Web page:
A growing number of retailers are adding natural light -- let in via increased use of skylights and high windows -- to their store environments. The aim is to create more of an open-air ambience and enhance the shopping experience.
Natural light, in combination with metal halide and fluorescent lights, helps create an appealing shopping environment, according to executives at H.E. Butt Grocery Co., San Antonio; Nob Hill Foods, Gilroy, Calif.; and Wild Oats Markets, Boulder, Colo.
"We are working with the Center for Maximum Potential Building Systems, and they have said that daylight will provide a higher-quality, more comfortable visual environment, with better color and brightness characteristics during the daytime," said Mike Malone, manager of retail engineering at H-E-B.
The Center for Maximum Potential Building Systems, Austin, Texas, is a nonprofit research and education organization that specializes in architecture and store planning.
More retailers are implementing or considering skylights because they let in natural light and can cut lighting and other energy costs. But the energy savings payback can take several years, and some retailers worry about leakage and other maintenance problems.
"As supermarkets lose some of the drop ceilings, especially in produce, in favor of a larger, open-air kind of feeling, a skylight, in combination with other traditional lighting, would be an enhancement in that direction," said Clark Chamberlain, designer at Associated Food Stores, Salt Lake City.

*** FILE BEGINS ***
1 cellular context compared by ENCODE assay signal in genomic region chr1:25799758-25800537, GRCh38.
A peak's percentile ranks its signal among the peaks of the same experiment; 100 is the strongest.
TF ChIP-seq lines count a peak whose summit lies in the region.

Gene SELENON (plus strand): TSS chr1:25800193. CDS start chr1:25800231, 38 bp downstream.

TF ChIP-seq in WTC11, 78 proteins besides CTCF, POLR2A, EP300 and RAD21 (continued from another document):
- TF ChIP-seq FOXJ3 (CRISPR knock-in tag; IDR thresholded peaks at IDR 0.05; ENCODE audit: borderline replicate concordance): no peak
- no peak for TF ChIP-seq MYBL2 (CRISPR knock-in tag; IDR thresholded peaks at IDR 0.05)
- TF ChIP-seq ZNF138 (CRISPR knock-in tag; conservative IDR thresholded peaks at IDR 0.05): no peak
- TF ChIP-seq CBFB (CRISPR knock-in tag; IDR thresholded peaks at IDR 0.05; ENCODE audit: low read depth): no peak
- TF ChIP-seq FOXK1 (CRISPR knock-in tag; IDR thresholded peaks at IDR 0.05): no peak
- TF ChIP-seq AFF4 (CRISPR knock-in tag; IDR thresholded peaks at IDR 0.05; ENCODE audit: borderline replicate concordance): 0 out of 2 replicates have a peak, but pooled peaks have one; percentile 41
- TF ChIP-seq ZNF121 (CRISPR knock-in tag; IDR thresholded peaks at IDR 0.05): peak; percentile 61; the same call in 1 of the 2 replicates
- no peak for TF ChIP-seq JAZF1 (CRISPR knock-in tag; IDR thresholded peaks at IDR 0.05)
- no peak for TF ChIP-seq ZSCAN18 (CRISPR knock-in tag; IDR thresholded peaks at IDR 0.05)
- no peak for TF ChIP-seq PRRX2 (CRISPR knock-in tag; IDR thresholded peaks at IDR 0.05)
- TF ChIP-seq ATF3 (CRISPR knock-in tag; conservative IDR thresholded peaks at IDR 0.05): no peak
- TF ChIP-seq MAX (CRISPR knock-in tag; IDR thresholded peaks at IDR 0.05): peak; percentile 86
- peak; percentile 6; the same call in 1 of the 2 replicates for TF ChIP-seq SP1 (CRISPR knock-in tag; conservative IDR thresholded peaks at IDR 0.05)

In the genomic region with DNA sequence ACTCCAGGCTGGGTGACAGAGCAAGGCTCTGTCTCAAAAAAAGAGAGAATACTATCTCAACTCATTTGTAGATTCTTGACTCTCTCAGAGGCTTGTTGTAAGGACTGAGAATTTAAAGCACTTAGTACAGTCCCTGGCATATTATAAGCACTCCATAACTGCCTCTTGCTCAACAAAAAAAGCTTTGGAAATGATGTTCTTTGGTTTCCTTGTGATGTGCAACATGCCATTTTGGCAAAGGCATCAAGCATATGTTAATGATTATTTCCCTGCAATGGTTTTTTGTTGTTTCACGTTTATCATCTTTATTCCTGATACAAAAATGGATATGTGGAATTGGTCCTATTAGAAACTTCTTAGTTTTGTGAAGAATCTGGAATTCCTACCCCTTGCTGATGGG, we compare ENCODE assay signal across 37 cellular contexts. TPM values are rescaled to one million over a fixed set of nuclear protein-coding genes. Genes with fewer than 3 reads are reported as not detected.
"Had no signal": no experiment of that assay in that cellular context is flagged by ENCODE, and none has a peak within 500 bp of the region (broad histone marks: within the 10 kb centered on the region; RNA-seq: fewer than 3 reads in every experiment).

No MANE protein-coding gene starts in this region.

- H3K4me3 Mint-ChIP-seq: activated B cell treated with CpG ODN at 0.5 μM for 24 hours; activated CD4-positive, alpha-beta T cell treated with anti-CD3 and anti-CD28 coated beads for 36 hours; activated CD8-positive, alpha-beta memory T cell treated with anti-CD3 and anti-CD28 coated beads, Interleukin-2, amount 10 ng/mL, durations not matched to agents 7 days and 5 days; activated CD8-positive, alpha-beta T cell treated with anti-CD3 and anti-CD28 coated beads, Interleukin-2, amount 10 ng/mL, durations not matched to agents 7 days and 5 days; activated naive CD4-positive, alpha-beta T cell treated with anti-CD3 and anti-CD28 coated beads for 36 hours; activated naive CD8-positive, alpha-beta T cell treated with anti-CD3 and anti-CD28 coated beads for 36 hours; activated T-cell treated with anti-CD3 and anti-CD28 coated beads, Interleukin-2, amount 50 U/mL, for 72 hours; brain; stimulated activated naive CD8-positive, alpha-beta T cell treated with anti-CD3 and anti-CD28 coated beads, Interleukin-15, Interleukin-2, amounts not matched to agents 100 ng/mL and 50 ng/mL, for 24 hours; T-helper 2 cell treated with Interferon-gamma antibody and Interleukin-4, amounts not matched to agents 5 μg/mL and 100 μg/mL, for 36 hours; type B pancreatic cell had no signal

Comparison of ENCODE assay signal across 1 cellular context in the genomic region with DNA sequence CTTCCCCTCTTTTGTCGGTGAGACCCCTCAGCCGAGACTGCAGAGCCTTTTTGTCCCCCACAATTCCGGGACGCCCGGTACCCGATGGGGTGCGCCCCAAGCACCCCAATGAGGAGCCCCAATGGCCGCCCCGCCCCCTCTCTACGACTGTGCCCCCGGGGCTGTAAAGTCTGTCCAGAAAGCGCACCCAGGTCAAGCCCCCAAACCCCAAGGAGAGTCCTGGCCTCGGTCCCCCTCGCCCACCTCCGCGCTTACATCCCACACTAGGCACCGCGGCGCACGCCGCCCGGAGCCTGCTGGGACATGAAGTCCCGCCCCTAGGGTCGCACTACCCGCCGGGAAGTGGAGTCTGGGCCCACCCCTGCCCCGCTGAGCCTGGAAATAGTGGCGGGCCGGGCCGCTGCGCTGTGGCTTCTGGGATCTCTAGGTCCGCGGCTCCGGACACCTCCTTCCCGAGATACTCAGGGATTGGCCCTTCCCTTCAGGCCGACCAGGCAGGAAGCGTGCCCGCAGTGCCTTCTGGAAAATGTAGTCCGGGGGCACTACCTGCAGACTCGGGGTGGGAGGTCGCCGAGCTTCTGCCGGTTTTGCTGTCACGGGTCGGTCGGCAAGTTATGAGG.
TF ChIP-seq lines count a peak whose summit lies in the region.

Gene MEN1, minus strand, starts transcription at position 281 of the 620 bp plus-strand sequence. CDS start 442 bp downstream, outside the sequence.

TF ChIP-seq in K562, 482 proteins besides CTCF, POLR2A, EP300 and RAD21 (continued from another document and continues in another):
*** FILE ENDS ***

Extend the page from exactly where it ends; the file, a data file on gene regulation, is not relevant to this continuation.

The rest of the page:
"Stores still need to put attractive light fixtures up," he added. "But a skylight is a good way to get a bump in lighting and increase the overall flavor of the store."
H-E-B has a number of small skylights at its Chipinque, Mexico, store. The retailer also uses metal halide lights in the general sales area and white sun lamps over the produce to create a warm look. This combination of traditional lighting and skylights will be installed in H-E-B's second Mexico store in Monterrey, which is currently under construction.
"We're using skylights in Mexico because that is customary with other stores [there]. When you're marketing against other stores, you want to provide the same," said Mike Malone, manager of engineering for H-E-B.
However, H-E-B is also reviewing the economics of the skylight issue. In order to get a payback in reduced lighting costs, artificial lights must be dimmed during the day, and the skylight must use 5% of the roof's area, said Malone.
"Even at 5%, the payback is in the seventh year," said Malone. And while skylights give a retailer the opportunity to save on lighting, the heat they allow in can increase air-conditioning costs.
Nob Hill Foods is taking an aggressive approach to combining daylight with traditional lighting, such as metal halide lamps.
"We're pushing for skylights on the sales floor," said Bonnie Samuel, energy supervisor at Nob Hill Foods, a 27-store chain. "This is the direction we would like to go."
As the chain designs future stores, "we'll definitely use skylights in the back room, and possibly on the main floor, in conjunction with T8s, electronic ballasts and fluorescent lighting," Samuel said.